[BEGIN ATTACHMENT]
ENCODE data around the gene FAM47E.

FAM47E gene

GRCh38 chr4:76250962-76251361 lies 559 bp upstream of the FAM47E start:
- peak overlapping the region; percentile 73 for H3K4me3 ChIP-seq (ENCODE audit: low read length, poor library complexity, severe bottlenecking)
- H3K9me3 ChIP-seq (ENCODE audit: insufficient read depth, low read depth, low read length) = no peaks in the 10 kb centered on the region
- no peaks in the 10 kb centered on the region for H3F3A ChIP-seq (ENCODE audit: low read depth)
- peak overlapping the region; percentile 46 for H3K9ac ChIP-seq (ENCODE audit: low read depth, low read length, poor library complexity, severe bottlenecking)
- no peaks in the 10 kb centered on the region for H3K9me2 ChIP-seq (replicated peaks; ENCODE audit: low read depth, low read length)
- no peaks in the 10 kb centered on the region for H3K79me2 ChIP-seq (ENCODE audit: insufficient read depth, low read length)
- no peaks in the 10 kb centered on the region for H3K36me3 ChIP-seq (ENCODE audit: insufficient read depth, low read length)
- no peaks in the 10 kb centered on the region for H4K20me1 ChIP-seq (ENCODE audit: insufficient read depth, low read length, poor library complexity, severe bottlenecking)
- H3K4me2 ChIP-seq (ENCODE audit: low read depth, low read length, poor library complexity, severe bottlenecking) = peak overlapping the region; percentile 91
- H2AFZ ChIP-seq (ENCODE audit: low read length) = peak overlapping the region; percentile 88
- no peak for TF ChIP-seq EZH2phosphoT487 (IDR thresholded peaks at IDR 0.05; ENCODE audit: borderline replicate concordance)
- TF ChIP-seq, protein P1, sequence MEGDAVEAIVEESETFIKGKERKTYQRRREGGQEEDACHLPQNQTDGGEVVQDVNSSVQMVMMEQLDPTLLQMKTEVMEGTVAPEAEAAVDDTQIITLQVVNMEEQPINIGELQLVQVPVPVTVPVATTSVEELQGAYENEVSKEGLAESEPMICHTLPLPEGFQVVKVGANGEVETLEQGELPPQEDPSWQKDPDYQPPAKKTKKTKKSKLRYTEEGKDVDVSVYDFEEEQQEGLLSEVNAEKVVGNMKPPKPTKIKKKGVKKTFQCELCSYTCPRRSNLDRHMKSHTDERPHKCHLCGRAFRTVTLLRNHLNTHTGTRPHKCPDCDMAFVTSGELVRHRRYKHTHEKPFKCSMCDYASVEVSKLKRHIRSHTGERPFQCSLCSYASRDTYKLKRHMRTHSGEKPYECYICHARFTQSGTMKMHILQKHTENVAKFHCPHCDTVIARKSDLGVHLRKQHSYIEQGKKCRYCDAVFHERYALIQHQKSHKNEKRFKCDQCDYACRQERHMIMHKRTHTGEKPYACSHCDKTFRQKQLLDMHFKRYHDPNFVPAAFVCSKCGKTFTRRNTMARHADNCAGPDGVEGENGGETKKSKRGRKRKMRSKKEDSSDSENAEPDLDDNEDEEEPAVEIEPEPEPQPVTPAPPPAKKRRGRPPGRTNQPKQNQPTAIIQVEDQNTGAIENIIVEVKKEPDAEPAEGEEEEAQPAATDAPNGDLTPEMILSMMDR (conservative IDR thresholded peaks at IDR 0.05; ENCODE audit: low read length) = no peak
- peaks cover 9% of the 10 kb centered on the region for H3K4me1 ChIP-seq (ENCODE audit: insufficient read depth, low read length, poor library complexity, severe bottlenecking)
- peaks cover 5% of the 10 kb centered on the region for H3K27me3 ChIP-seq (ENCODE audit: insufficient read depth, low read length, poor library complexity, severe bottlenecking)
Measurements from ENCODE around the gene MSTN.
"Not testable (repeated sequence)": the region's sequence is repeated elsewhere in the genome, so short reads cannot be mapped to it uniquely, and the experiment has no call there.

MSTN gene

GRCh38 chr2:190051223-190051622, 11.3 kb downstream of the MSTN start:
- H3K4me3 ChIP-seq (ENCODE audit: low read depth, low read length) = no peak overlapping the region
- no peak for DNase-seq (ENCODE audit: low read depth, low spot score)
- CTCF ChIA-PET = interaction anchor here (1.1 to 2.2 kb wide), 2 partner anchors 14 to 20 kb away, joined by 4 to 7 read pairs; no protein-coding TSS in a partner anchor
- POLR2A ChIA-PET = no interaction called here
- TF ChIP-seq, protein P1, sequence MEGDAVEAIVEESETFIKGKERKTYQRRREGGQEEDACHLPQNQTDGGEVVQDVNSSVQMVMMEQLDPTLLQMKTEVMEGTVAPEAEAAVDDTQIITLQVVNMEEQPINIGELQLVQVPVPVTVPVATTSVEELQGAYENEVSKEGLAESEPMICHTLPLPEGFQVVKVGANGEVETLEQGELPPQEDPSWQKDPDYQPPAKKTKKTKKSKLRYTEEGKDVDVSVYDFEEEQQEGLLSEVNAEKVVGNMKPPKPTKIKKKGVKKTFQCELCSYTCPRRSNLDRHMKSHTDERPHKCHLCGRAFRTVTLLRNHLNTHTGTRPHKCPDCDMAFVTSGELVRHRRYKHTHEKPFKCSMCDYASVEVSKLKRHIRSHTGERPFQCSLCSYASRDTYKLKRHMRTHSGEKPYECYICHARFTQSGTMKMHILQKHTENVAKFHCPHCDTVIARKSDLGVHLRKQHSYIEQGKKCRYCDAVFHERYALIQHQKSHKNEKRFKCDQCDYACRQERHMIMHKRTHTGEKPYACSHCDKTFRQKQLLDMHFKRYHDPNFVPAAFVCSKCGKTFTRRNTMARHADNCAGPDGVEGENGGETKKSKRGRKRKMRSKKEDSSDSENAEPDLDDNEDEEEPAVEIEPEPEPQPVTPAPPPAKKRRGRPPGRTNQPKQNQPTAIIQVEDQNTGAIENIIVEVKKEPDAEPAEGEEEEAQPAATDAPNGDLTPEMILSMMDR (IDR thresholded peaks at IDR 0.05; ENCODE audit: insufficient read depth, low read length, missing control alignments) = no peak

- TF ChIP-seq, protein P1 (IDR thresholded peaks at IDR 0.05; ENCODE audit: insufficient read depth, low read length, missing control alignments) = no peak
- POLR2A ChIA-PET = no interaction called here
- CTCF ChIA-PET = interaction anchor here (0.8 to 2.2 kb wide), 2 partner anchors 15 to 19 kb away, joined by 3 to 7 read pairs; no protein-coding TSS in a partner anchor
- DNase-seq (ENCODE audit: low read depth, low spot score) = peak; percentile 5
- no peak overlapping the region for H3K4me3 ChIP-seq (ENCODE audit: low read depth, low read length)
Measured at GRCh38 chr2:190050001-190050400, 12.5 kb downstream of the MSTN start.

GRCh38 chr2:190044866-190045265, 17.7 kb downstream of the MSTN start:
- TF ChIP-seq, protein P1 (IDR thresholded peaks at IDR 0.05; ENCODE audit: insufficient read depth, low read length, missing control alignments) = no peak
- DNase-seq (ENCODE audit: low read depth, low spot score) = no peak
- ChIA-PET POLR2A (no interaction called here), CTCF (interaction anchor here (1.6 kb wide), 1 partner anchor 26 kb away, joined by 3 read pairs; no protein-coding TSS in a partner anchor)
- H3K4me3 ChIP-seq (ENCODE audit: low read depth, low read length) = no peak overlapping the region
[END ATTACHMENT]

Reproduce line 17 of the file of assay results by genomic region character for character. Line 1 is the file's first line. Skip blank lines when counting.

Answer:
- peaks cover 5% of the 10 kb centered on the region for H3K27me3 ChIP-seq (ENCODE audit: insufficient read depth, low read length, poor library complexity, severe bottlenecking)